Meet the Bishnoi and their neighbours

On our last day in Jodhpur we hired a driver through our guesthouse owner and went exploring the villages in the outskirts of Jodhpur city. Some of these villages are kind of difficult to reach if you’re travelling independently because of the condition of the roads, so a tour (in our case a jeep safari) with an experienced driver is the safest way to go.

Our driver, Shiva, took us to many places including a Bishnoi village. The Bishnoi are followers of an environmentalist religious movement which considers trees and animals to be sacred.

Our first stop was the memorial of the khejarli massacre. In 1730, 363 Bishnois were killed because they opposed the men sent by mahraja Abhay Singh, whose mission was to cut down some khejri trees that the mahraja intended to use to build his new palace. The sad event become famous as the khejarli massacre (khejarli, from khejri, the name of the tree).

The closest village is called Khejarli, probably after the massacre, and that’s where we stopped next. Shiva took us into a Bishnoi house where we were greeted by a man in white turban, Vakram. “Ramram” he said, instead of Namaste – then he explained that ramram is an alternative way of saying hello, which is used in the countryside.

We then met Rajuram and Dapu, Vakram’s son and daughter. While Dapu went back to her cooking duties, Romana and I were invited to sit on a carpet on the floor in the patio. Rajuram and Vakram offered us some opium tea (yes you heard it right) as welcome drink. He put a small piece of opium in the water and then filtered it and pour some drops of it on our hands – no cups this time. If you are wondering whether it had any particular effects, well… the answer is no.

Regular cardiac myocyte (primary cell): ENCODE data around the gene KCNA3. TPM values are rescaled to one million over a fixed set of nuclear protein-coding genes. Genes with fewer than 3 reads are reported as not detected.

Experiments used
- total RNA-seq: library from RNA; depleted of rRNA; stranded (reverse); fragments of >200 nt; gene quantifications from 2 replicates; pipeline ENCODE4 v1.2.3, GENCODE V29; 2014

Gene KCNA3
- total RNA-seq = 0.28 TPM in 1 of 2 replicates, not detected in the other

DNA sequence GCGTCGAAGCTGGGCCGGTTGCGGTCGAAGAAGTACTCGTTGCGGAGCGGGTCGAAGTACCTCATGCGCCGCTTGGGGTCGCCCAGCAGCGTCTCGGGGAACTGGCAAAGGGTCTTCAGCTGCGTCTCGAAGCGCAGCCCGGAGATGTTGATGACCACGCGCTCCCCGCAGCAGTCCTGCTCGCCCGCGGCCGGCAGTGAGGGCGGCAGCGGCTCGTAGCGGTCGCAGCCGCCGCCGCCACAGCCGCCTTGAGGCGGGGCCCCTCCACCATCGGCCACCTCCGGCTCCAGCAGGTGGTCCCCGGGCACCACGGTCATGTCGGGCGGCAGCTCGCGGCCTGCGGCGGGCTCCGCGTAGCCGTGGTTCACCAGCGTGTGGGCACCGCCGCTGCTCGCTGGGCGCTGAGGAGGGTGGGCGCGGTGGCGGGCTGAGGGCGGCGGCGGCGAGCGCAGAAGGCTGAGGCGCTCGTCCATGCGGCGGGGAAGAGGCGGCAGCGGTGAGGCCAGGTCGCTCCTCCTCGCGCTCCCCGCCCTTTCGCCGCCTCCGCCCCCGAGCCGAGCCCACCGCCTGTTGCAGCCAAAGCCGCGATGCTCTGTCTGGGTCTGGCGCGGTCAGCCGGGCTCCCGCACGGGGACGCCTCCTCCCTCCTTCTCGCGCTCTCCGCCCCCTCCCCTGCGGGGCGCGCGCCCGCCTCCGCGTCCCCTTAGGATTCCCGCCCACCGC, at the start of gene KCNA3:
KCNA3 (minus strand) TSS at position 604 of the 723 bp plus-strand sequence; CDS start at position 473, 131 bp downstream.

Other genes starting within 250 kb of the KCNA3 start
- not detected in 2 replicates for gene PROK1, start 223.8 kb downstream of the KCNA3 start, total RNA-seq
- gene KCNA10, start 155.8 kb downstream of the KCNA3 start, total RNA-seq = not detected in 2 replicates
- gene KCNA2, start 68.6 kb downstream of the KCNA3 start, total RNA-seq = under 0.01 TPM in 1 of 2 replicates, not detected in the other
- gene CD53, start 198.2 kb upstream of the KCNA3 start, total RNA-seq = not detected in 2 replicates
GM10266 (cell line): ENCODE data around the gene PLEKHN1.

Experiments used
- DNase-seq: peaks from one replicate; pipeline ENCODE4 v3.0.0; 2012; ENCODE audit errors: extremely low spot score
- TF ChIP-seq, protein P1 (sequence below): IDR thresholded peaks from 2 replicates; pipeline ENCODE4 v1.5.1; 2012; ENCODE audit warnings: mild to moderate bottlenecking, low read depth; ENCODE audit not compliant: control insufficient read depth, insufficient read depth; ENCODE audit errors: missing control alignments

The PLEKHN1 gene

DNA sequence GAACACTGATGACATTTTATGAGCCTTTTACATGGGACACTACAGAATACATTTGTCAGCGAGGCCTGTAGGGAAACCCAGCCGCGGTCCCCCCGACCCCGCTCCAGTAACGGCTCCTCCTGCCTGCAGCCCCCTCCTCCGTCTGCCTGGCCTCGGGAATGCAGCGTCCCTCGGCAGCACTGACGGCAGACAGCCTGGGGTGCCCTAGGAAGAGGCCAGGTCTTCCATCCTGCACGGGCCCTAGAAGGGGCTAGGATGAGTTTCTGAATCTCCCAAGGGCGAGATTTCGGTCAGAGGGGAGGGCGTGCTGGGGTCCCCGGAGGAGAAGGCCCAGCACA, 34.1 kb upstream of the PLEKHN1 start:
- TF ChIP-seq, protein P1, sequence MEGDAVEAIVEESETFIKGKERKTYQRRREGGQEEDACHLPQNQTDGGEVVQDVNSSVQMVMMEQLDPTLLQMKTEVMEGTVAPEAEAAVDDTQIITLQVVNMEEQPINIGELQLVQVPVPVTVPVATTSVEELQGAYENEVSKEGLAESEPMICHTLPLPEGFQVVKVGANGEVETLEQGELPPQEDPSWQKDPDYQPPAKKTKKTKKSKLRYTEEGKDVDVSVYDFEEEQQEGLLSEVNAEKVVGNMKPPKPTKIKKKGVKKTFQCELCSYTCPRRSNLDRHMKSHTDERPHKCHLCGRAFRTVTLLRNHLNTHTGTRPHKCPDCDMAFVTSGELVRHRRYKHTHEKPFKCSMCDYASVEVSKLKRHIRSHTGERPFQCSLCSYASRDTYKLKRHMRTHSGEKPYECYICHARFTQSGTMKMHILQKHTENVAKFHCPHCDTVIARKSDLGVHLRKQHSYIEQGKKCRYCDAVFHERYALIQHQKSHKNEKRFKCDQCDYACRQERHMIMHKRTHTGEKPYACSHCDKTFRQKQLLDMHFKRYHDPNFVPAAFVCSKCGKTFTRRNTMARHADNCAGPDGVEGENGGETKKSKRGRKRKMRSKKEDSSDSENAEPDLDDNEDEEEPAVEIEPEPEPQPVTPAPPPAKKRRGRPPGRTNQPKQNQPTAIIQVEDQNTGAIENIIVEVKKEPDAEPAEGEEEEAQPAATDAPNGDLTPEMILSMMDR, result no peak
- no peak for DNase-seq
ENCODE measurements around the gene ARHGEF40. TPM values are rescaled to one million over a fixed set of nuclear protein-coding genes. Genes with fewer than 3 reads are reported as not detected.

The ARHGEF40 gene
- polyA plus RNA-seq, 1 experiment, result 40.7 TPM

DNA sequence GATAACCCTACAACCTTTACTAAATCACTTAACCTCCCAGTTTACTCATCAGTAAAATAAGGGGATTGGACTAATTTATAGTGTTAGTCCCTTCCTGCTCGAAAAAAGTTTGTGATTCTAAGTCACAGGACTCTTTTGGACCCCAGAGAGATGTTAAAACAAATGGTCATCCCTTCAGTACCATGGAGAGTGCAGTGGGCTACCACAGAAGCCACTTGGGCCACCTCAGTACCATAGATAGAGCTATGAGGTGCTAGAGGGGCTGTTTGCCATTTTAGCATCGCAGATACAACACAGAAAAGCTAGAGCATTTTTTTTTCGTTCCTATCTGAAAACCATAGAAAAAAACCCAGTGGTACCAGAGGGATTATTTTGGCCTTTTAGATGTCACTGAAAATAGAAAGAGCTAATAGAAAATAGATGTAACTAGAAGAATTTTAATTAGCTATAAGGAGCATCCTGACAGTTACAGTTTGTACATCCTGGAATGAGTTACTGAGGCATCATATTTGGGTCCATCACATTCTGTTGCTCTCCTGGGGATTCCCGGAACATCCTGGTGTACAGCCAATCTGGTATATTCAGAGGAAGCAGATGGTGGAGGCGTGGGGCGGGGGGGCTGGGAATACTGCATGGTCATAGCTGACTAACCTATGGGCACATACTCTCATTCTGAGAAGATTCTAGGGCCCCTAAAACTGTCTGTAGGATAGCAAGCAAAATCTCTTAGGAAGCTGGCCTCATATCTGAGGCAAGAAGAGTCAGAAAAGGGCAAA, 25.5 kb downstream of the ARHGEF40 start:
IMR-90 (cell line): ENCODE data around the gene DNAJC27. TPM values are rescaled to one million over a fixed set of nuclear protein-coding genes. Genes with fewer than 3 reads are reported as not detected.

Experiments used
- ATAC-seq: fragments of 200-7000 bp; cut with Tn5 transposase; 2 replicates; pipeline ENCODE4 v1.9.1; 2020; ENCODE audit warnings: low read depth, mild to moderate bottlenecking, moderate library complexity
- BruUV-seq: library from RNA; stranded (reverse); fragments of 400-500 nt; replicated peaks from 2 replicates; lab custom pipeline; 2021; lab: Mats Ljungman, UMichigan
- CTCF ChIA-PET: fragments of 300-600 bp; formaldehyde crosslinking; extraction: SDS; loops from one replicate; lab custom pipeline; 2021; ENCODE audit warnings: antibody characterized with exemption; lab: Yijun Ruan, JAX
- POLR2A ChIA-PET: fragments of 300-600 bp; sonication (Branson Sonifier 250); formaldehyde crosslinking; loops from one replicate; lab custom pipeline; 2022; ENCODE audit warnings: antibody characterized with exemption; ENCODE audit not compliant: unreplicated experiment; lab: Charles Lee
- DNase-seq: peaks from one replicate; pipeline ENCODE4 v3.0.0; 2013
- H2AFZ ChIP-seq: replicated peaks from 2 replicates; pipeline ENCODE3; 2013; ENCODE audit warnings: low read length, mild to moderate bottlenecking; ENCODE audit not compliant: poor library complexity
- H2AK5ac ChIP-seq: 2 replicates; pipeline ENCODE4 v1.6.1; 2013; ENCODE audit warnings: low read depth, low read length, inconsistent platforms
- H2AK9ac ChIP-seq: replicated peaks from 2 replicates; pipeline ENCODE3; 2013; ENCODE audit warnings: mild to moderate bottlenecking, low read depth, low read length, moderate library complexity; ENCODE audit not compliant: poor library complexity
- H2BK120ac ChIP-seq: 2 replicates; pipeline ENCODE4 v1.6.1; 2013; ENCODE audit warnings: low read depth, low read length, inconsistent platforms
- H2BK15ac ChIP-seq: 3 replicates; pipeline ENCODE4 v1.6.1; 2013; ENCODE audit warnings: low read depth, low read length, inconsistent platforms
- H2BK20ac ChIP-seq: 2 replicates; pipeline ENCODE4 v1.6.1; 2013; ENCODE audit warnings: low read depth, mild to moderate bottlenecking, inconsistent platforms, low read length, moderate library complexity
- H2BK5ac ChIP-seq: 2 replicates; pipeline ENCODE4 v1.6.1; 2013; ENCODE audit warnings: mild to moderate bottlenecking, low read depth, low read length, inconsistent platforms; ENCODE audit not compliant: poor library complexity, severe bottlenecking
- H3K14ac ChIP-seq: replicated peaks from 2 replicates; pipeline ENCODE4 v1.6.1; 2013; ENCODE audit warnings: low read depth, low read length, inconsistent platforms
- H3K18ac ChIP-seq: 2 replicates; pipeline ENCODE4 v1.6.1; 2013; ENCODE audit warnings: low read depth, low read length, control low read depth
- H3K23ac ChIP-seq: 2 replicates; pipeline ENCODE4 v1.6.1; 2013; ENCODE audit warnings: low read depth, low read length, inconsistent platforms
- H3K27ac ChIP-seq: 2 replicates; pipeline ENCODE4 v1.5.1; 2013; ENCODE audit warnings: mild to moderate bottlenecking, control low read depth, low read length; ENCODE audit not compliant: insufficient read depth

We were then showed their house. Bishnoi’s houses are made by natural materials, including mud.

We took some pictures, asked some questions about their community and then moved on to Sangasani, a village of potters. Here we met Ushenkan and his two children, Prem and Pamar. Prem and Pamar were so excited posing for pictures that we ended up taking more pictures of them, including one where Prem played “air cricket”, than of their father working on his pottery. Before we left I also took a picture of Akim, father of Ushenkan, whose long muslim style beard and facial expression made him an interesting subject for my camera.

On our way to the next stop, Sotagura, a lot of children saluted our jeep and screamed “hello” to us. Sotagura came across as a peaceful place. Here we got to chat with Rauzi. I loved his yellow turban and the depth of eyes and I had to take a couple of portraits of him.

Finally we visited other places, and got to see a number of typical local activities including block printing and dhurrie making. On our last stop we had a nice lunch made of green beans, cucumber and chapati, rigorously eaten without cutlery and cooked by some dhurrie makers from the village of Salawas.

All in all a very interesting experience that I would recommend to everyone visiting the Jodhpur area. Similar tours can be organized through most guesthouses and agencies in Jodhpur and shouldn’t cost more than 500 or 600 rupees or so per person (the eqiuvalent of 8 euros).

Here’s a gallery of pictures taken during the day. I hope you enjoy them!

Created with Admarket’s flickrSLiDR.

  • Nuno Carvalho

    Just add a little about the salute Ram-Ram (राम – राम in Devanagari), Ram is one of the names of God

    • Emanuele

      Sure! Just the other day a hindu guy on the train was explaining to me the meaning of “Ram-Ram”. And he told me that Ram is one of the reincarnation of Lord Vishnu. Still finding my way around Hinduism, but I’m reading an introductory book!

  • Moira

    Excellent! Photos and stories bring me from a somewhat hum-drum world to a vibrant world of travel adventures. Keep it up!

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